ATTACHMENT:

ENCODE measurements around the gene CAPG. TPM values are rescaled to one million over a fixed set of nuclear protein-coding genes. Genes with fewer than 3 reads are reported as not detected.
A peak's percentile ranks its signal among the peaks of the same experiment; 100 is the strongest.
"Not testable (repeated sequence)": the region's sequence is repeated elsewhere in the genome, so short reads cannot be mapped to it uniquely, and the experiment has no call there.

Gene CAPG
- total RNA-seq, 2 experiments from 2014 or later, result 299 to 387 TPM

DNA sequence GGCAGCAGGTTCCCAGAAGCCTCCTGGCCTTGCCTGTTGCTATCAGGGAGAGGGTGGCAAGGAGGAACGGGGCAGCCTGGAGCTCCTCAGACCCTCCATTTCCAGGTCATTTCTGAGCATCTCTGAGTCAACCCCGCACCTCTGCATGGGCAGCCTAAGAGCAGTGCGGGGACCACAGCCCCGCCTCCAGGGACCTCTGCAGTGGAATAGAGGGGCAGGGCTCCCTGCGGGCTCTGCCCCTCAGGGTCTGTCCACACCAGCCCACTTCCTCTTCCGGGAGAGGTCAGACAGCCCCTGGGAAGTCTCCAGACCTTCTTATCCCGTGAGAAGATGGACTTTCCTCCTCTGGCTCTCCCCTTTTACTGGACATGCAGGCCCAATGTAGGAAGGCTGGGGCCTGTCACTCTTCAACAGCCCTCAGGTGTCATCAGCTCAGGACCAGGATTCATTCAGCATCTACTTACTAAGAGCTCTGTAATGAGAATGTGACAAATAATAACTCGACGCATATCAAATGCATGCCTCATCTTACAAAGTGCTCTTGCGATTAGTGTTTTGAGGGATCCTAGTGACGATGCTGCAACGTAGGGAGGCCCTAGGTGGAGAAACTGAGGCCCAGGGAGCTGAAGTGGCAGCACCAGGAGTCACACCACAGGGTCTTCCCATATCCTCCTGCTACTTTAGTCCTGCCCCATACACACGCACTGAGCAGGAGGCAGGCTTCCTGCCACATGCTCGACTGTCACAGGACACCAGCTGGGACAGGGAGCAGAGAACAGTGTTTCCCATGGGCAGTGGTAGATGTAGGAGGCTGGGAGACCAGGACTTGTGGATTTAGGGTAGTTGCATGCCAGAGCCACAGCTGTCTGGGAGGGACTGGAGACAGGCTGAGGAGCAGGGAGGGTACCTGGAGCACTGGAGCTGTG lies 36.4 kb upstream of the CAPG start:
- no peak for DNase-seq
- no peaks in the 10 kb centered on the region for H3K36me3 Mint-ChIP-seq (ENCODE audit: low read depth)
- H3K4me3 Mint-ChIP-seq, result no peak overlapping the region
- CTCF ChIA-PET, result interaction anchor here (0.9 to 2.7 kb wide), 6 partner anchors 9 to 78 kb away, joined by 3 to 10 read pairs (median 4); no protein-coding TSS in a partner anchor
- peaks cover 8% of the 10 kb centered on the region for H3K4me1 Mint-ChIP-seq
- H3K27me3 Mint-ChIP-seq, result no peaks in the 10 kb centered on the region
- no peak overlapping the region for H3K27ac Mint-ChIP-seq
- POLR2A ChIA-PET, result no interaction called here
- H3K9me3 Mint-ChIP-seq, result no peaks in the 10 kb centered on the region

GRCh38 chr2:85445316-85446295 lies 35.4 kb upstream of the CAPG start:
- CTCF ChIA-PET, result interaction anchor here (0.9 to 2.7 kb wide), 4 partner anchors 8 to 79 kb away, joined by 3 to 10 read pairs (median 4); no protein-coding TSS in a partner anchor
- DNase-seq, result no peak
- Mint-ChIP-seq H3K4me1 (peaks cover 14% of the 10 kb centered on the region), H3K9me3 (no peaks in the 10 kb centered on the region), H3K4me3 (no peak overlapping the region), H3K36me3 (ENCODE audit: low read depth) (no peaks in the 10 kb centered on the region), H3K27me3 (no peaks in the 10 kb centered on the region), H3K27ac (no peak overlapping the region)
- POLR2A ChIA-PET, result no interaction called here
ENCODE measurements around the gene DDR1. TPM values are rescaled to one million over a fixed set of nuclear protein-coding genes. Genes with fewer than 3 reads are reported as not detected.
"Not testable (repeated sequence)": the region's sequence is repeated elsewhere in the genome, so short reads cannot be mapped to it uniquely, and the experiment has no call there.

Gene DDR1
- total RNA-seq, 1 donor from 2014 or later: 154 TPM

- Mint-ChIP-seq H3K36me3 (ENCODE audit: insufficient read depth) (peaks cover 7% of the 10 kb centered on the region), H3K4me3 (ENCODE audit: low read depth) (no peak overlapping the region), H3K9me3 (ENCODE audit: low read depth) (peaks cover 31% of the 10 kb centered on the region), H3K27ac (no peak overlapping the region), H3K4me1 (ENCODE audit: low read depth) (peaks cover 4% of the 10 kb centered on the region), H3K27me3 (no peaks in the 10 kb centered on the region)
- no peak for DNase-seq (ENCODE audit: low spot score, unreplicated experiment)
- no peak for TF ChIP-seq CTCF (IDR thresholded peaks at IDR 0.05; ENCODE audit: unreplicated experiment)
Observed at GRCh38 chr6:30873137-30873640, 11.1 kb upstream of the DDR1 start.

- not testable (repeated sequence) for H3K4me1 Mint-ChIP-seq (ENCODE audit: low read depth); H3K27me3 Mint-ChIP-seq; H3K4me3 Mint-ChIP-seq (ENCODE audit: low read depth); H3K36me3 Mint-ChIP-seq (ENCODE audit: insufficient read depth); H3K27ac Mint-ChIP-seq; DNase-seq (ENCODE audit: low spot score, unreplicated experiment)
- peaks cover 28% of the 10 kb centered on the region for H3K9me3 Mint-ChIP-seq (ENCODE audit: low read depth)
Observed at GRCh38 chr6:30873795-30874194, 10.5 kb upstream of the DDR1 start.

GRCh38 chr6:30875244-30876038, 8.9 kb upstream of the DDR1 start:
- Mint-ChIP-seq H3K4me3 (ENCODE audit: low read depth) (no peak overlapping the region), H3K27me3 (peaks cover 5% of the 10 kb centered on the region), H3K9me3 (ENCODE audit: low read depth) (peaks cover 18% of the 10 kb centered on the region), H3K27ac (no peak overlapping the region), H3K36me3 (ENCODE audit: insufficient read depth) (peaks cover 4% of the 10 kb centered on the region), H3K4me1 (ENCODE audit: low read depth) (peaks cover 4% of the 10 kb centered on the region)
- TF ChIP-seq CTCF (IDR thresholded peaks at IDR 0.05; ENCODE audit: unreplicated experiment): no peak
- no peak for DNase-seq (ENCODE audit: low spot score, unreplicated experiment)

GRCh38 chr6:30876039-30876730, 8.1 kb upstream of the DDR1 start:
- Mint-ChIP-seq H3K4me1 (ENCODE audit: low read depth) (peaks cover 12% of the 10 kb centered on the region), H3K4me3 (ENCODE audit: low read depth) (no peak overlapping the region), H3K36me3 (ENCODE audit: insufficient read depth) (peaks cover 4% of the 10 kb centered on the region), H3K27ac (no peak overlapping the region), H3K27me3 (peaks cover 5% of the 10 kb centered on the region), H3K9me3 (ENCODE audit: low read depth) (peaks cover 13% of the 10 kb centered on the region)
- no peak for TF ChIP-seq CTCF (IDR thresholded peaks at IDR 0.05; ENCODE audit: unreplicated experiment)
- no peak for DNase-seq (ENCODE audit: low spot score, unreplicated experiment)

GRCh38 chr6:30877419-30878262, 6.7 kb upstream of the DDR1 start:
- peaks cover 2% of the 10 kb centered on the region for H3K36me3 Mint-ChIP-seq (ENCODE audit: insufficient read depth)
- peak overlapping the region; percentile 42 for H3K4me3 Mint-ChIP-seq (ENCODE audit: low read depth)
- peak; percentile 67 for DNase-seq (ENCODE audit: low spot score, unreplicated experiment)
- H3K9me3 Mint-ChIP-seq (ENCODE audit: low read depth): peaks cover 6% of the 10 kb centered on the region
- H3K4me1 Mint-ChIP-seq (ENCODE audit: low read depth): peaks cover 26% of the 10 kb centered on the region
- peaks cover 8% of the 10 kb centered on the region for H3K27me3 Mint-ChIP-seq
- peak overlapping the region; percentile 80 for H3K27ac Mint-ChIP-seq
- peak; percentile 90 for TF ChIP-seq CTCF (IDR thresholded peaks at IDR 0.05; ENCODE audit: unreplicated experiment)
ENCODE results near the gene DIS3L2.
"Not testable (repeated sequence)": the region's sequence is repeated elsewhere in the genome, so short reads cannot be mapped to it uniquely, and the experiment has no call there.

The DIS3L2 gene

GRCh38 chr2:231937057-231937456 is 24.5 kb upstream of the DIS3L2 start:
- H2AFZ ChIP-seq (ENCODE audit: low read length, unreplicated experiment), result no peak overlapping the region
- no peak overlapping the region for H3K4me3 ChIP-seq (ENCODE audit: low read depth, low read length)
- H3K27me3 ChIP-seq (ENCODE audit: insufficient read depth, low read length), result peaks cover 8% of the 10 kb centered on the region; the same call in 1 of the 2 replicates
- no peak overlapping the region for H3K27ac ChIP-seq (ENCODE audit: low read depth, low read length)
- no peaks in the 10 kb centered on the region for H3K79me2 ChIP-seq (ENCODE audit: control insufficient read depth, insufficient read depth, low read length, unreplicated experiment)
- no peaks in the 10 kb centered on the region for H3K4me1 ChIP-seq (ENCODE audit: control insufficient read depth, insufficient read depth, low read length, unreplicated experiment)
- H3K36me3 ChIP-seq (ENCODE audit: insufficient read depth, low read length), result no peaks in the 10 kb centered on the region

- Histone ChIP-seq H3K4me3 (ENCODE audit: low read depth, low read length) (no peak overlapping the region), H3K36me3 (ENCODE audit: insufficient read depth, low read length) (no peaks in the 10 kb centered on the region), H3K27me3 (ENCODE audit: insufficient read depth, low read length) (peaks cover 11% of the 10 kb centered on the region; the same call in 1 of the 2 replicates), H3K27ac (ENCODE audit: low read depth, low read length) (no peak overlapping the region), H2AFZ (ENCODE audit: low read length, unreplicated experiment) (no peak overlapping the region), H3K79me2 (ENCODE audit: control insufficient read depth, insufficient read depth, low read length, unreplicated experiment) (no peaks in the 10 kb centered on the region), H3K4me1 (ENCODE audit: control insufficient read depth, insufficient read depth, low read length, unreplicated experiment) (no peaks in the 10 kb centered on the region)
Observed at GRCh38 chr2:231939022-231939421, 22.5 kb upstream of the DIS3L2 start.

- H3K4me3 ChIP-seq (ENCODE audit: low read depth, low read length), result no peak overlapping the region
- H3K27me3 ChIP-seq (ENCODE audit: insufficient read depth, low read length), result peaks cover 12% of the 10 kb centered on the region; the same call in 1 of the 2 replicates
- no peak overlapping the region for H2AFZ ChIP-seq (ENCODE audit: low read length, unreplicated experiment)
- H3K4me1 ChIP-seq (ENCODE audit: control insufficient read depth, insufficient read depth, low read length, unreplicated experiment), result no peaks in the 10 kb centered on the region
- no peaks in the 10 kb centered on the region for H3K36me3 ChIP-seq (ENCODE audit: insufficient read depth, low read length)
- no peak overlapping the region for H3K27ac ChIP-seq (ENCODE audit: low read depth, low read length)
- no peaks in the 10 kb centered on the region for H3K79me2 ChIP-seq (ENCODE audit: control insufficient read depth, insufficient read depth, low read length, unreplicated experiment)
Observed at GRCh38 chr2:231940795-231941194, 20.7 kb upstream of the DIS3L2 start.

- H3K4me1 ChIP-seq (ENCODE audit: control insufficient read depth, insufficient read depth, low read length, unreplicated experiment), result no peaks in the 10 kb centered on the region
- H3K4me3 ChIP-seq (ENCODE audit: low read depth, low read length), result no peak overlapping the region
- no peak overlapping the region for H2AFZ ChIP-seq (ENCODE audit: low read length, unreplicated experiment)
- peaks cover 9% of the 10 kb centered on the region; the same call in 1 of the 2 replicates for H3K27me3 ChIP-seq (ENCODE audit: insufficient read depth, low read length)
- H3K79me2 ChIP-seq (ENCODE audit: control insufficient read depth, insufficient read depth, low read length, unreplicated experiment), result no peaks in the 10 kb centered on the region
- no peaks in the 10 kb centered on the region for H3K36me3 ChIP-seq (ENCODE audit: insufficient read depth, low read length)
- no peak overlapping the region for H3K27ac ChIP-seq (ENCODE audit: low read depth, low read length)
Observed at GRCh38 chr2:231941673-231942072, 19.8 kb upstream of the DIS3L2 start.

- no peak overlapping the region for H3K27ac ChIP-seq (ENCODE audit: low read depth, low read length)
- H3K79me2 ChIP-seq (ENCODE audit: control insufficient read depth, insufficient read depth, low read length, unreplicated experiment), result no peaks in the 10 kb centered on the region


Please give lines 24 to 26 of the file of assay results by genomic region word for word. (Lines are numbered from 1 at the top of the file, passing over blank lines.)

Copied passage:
- total RNA-seq, 1 donor from 2014 or later: 154 TPM

- Mint-ChIP-seq H3K36me3 (ENCODE audit: insufficient read depth) (peaks cover 7% of the 10 kb centered on the region), H3K4me3 (ENCODE audit: low read depth) (no peak overlapping the region), H3K9me3 (ENCODE audit: low read depth) (peaks cover 31% of the 10 kb centered on the region), H3K27ac (no peak overlapping the region), H3K4me1 (ENCODE audit: low read depth) (peaks cover 4% of the 10 kb centered on the region), H3K27me3 (no peaks in the 10 kb centered on the region)
- no peak for DNase-seq (ENCODE audit: low spot score, unreplicated experiment)